The hypothesis that reductions in Snellen acuities in patients with retinitis pigmentosa are due solely to losses of photoreceptors was tested by measuring the effects of random losses of sampling elements on letter identification. Sampling element losses were mimicked by setting the luminance of randomly selected pixels equal to the luminance of the surround. The amount of pixel blanking ranged from 0 to 90%. Letters varying in retinal subtense from 5 to 17 min arc were presented for 500 msec. Although letter identification accuracy decreased with increasing pixel blanking for all letter sizes, performance remained relatively high even when a majority of the pixels was blanked. The data suggest that unless the loss of cone photoreceptors in greater than 80%, loss of sampling elements alone can not account for letter acuities poorer than20/40. In addition to loss of cone photoreceptors in patients with RP, there are histological reports of photoreceptor abnormalities and psychophysical studies of visual sensory deficits. It is conceivable that these alone, or in combination with losses of photoreceptors, could account for decreased visual acuity. In a series of experiments, stimulus parameters were manipulated in order to mimic the effects of some of these abnormalities and deficits and the effects on letter identification were examined. The results of these experiments demonstrated that sampling element loss interacts with sensory factors (e.g. luminance and contrast sensitivity) and perceptual factors (e.g. set size and letter orientation) to reduce letter identification accuracy. The implication of these results is that decreases in letter acuity observed in patients with retinitis pigmentosa cannot be attributedsolely to a random loss of sampling elements in the underlying retina, but may be due to the combination of photoreceptor degeneration and other sensory and perceptual factors. © 1995 Elsevier Science Ltd.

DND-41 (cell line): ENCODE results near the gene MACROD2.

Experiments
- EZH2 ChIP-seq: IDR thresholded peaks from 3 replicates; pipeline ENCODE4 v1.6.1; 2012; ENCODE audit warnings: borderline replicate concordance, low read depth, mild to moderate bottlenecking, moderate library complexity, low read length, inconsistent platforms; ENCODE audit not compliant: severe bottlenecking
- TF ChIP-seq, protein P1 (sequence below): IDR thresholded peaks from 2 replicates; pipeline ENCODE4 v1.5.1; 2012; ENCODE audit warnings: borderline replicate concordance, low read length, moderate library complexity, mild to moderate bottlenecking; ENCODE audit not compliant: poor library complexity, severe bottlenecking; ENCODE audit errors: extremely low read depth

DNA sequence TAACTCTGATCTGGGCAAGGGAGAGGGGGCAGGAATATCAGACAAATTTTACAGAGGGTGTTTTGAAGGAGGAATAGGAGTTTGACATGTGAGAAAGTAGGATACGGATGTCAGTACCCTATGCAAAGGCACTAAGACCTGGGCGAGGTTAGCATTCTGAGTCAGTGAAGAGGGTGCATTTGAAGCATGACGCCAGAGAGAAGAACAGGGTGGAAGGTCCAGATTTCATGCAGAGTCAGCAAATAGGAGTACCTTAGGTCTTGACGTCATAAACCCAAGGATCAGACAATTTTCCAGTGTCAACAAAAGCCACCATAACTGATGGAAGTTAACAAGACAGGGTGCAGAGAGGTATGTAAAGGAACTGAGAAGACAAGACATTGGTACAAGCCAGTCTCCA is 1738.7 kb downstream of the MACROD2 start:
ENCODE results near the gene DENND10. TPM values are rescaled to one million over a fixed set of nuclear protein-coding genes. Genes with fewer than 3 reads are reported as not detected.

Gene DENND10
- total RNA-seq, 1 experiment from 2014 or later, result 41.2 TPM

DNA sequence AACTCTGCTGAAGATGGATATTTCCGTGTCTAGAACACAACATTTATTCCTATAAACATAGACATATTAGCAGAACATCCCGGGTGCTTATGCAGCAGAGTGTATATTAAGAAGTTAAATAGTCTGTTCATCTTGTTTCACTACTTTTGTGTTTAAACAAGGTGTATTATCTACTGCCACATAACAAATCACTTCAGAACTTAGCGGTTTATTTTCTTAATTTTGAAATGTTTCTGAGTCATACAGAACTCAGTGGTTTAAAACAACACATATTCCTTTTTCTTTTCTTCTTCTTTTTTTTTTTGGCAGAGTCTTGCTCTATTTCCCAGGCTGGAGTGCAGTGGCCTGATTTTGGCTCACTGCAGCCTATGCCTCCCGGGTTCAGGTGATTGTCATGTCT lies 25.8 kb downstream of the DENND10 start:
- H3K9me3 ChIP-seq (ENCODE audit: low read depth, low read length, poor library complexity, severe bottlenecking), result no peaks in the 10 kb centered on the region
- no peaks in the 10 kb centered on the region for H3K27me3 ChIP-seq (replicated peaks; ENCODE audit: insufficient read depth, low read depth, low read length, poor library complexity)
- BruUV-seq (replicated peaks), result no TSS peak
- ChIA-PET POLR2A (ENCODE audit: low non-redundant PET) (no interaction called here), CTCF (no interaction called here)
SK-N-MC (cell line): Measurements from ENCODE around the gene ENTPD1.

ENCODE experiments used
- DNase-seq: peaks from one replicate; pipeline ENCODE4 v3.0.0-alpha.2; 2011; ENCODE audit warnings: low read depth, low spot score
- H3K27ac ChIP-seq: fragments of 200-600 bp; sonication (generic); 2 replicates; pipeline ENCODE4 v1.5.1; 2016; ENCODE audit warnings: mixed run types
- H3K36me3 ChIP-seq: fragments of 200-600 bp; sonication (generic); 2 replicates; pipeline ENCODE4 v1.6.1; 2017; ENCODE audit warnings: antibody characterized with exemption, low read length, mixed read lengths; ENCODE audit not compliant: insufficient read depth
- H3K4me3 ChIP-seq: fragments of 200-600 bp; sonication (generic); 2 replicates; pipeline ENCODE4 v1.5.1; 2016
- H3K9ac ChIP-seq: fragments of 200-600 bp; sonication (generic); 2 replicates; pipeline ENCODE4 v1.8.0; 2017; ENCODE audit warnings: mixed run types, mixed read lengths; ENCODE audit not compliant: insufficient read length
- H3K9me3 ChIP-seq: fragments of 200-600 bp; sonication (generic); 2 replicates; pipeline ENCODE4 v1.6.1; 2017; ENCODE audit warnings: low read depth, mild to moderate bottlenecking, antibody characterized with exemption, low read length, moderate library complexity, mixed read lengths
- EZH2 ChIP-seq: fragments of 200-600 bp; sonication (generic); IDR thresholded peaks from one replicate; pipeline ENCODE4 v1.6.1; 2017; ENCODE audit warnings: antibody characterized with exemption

Seiple, W., Holopigian, K., Szlyk, J. P., & Greenstein, V. C. (1995). The effects of random element loss on letter identification: Implications for visual acuity loss in patients with retinitis pigmentosa. Vision Research, 35(14), 2057–2066. https://doi.org/10.1016/0042-6989(94)00289-X